So much for the “haves”, what of the “have nots”?

It has now been well over a year since the OFT published this comment

OFT

 

Since this warning, not a lot has been done to improve the quality of purchasing by employers.

The DWP is introducing legislation in April which will make it hard for employers to buy a bad pension. The Pension Regulator is talking of introducing a Directory of workplace pensions that concentrates on easing capacity rather than improving quality.

But there is precious little talk of helping small employers buy well.


 

There are good buyers…

Large employers do buy well, they have professional buyers called pension managers, they bring in high quality advisors and they purchase using a process that is broadly consistent.

The purchasing process works well for both sides. Providers et feedback which helps them develop product while employers can see the whites of their pension providers eyes.

The integrity of the beauty parade selection process relies on decisions being taken on the likely outcomes for members. The employer’s purchasing were used to paying for self or third party administration of the workplace pension and it went without saying that the advisers would submit invoices to the employer (sometimes via the trustee).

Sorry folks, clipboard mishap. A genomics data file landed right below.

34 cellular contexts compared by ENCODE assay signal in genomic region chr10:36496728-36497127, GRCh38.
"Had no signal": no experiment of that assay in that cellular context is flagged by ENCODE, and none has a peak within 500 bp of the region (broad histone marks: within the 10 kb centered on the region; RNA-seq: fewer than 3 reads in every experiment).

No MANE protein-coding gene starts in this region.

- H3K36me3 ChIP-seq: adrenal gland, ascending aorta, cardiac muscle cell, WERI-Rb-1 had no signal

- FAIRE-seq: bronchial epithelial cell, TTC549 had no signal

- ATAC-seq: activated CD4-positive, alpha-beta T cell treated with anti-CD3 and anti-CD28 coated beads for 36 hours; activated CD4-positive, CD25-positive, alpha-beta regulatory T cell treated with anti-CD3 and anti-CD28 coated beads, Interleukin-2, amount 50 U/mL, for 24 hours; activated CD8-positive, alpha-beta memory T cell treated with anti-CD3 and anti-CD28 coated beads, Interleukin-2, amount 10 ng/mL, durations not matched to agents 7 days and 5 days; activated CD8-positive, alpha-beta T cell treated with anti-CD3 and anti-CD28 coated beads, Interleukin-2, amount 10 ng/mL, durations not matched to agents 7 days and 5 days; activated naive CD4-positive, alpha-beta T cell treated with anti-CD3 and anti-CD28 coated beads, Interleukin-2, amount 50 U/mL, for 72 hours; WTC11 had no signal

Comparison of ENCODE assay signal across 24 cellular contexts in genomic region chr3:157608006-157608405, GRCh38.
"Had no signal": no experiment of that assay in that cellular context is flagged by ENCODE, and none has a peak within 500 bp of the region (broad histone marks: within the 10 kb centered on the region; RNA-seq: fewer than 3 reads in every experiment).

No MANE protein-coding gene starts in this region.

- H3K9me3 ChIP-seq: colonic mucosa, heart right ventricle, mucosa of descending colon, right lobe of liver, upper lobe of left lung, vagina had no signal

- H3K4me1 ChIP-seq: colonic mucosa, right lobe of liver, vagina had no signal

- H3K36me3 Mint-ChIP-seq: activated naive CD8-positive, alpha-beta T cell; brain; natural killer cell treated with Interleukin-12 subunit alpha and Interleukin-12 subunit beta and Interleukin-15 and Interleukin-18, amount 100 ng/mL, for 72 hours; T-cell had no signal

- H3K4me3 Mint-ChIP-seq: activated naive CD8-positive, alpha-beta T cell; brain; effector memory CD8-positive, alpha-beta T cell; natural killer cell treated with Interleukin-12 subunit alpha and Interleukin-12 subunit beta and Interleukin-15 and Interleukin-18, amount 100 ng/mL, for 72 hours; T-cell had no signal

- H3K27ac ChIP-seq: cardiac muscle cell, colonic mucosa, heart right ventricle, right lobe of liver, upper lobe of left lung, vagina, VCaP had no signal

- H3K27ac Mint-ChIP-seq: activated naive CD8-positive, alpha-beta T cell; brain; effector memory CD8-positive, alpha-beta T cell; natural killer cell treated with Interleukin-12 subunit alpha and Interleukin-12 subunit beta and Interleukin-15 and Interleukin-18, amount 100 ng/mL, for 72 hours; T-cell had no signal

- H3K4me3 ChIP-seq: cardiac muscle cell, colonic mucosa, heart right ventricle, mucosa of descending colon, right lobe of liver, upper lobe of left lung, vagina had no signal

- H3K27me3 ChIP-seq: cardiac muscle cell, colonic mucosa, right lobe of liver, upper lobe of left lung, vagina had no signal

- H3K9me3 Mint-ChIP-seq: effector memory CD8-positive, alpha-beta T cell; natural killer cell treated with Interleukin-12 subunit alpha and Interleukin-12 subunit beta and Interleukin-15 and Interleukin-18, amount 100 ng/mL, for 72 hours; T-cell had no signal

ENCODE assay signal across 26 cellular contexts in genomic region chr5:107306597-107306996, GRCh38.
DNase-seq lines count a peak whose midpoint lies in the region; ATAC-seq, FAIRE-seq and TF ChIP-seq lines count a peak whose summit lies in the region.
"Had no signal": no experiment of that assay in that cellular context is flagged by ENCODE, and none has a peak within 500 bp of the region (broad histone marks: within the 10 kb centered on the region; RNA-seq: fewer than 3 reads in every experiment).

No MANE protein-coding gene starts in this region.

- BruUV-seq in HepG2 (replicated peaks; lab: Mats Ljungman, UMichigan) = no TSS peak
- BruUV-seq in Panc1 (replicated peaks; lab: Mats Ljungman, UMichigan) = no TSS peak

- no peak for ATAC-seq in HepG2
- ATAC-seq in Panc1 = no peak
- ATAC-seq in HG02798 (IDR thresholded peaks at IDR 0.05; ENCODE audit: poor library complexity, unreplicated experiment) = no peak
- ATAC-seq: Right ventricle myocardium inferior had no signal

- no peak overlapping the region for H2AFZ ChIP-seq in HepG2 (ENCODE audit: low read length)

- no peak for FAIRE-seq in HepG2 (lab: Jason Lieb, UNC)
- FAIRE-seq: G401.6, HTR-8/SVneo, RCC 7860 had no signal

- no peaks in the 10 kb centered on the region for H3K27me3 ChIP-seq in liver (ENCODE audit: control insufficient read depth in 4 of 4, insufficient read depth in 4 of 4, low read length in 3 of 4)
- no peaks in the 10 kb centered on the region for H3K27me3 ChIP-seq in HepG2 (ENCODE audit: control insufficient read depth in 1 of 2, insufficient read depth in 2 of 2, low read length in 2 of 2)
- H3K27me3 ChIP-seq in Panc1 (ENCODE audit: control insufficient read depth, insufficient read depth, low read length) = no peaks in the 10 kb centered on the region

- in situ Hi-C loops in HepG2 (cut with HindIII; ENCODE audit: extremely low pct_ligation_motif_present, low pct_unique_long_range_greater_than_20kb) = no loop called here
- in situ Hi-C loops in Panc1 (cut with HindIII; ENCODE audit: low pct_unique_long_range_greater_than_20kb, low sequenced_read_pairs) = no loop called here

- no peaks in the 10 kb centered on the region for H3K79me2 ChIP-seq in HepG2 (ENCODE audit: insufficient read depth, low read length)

So what has gone wrong?

This labour and cost intensive approach to scheme selection could not be replicated for smaller companies. Those costs that had been picked up by employers were transferred to the employee. The pension pot had to pay not just for the administration of the pension , but for advice to employers. With the introduction of auto-enrolment, the AMC was being used to pay for everything from bespoke communications to the implementation of workforce assessment tools and opt-out mechanisms.

In this mid-market, the provider did not see the whites of the client’s eyes. In fact the client and the provider might never meet as the adviser embedded themselves as essential to the process. Middlemen and middleware were deemed essential to the purchase and the outcomes of the workplace pensions were relegated to lower league status.